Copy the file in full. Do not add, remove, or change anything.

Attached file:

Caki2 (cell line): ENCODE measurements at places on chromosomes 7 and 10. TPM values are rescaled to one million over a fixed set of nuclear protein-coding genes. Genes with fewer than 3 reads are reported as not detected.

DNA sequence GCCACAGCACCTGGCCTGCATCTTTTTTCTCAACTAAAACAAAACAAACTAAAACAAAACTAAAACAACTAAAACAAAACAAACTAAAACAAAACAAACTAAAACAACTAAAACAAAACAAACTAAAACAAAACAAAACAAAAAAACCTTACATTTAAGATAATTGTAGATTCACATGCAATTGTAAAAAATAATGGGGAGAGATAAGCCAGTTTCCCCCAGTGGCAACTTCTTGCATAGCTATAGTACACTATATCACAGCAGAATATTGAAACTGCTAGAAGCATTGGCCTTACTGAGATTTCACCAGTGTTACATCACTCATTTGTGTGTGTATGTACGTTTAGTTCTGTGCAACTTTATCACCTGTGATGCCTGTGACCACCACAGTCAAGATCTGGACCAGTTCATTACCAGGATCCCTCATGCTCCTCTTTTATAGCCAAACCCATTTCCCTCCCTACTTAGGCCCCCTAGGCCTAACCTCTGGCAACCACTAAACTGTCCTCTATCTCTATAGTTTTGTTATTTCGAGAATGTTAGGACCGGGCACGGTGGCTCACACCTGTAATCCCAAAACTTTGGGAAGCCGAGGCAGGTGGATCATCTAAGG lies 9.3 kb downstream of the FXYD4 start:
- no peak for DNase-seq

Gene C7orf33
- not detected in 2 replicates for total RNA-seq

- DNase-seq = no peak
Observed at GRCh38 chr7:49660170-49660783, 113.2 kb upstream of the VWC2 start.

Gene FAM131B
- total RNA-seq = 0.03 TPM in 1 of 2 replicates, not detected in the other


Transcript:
Caki2 (cell line): ENCODE measurements at places on chromosomes 7 and 10. TPM values are rescaled to one million over a fixed set of nuclear protein-coding genes. Genes with fewer than 3 reads are reported as not detected.

DNA sequence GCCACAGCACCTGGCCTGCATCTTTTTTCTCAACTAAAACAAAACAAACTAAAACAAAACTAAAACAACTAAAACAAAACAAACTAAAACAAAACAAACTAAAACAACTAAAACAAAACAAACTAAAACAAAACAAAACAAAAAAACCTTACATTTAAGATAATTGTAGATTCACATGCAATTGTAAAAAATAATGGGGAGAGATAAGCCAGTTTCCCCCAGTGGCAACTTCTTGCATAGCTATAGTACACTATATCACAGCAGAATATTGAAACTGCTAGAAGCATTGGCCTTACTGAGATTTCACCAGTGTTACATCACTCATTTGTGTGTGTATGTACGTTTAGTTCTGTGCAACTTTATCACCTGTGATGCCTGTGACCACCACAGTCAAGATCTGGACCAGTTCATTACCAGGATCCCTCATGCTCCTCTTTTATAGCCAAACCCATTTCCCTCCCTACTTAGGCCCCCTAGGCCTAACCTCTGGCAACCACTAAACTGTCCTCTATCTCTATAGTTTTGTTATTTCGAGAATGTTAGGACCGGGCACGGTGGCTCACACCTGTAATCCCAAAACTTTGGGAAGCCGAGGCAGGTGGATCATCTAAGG lies 9.3 kb downstream of the FXYD4 start:
- no peak for DNase-seq

Gene C7orf33
- not detected in 2 replicates for total RNA-seq

- DNase-seq = no peak
Observed at GRCh38 chr7:49660170-49660783, 113.2 kb upstream of the VWC2 start.

Gene FAM131B
- total RNA-seq = 0.03 TPM in 1 of 2 replicates, not detected in the other